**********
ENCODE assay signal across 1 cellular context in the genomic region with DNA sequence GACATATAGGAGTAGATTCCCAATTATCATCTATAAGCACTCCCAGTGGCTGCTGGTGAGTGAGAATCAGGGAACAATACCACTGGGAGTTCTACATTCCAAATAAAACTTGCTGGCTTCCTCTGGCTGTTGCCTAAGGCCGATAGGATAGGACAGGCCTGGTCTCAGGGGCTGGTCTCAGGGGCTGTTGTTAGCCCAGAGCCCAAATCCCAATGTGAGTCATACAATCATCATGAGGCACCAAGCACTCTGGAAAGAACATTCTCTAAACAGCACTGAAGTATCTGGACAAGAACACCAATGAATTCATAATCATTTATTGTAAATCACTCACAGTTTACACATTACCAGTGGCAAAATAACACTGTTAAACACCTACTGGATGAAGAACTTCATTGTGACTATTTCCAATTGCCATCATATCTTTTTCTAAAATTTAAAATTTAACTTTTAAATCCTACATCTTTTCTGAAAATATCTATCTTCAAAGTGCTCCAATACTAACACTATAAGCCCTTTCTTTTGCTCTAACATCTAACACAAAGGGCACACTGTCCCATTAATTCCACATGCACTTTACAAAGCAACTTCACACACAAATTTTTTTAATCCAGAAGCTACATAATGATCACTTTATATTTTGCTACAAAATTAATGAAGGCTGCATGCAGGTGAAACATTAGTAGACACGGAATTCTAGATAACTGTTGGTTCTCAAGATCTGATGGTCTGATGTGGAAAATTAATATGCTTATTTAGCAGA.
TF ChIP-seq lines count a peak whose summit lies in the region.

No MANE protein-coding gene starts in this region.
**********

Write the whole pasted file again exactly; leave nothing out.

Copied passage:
ENCODE assay signal across 1 cellular context in the genomic region with DNA sequence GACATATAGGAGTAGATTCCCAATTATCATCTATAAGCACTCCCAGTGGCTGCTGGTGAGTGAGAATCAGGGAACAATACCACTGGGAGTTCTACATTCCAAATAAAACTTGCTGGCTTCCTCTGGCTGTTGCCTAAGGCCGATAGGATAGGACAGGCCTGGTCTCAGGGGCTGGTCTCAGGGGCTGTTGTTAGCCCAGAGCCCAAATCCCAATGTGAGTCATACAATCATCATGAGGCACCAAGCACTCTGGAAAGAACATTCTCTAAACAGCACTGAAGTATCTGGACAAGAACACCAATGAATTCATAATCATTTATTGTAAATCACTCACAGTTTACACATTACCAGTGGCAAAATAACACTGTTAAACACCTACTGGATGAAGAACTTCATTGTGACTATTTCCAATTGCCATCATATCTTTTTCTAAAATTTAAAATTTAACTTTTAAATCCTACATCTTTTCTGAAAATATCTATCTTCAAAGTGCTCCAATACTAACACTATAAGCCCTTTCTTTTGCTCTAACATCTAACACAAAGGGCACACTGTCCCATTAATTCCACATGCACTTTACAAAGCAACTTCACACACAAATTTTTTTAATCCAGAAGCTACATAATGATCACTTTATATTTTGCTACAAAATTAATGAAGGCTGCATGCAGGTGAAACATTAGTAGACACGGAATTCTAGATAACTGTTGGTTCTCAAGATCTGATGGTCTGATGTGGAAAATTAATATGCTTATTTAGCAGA.
TF ChIP-seq lines count a peak whose summit lies in the region.

No MANE protein-coding gene starts in this region.